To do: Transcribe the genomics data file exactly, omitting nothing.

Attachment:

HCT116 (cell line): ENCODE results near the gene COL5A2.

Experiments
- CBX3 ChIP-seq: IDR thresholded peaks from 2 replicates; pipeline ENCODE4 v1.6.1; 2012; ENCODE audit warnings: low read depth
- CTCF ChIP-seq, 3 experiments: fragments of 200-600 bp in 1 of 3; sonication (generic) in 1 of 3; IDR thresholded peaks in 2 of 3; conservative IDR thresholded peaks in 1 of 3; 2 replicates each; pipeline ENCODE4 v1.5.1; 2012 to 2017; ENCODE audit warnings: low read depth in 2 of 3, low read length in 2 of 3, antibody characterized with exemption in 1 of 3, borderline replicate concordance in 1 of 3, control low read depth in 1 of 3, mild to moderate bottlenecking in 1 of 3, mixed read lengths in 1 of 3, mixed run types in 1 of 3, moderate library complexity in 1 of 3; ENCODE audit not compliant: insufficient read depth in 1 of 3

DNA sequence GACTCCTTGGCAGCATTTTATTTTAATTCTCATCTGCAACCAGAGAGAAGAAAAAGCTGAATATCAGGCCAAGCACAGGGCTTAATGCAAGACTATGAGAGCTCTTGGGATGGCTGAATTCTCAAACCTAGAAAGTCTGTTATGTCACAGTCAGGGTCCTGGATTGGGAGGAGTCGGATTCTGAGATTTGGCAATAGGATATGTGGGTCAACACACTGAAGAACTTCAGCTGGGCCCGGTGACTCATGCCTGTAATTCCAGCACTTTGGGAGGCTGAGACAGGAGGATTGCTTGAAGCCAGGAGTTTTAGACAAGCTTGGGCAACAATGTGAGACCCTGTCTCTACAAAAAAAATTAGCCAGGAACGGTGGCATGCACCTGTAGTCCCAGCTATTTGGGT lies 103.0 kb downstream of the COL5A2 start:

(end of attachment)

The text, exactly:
HCT116 (cell line): ENCODE results near the gene COL5A2.

Experiments
- CBX3 ChIP-seq: IDR thresholded peaks from 2 replicates; pipeline ENCODE4 v1.6.1; 2012; ENCODE audit warnings: low read depth
- CTCF ChIP-seq, 3 experiments: fragments of 200-600 bp in 1 of 3; sonication (generic) in 1 of 3; IDR thresholded peaks in 2 of 3; conservative IDR thresholded peaks in 1 of 3; 2 replicates each; pipeline ENCODE4 v1.5.1; 2012 to 2017; ENCODE audit warnings: low read depth in 2 of 3, low read length in 2 of 3, antibody characterized with exemption in 1 of 3, borderline replicate concordance in 1 of 3, control low read depth in 1 of 3, mild to moderate bottlenecking in 1 of 3, mixed read lengths in 1 of 3, mixed run types in 1 of 3, moderate library complexity in 1 of 3; ENCODE audit not compliant: insufficient read depth in 1 of 3

DNA sequence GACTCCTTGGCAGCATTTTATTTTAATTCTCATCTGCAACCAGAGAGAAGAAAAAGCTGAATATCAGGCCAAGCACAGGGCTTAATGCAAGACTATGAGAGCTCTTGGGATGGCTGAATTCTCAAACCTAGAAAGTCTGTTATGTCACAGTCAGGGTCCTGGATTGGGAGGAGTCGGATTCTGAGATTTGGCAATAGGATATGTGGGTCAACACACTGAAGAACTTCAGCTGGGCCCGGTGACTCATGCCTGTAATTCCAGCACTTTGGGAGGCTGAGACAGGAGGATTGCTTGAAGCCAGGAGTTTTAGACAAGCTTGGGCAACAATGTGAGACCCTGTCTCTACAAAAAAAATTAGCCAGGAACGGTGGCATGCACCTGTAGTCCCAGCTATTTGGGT lies 103.0 kb downstream of the COL5A2 start: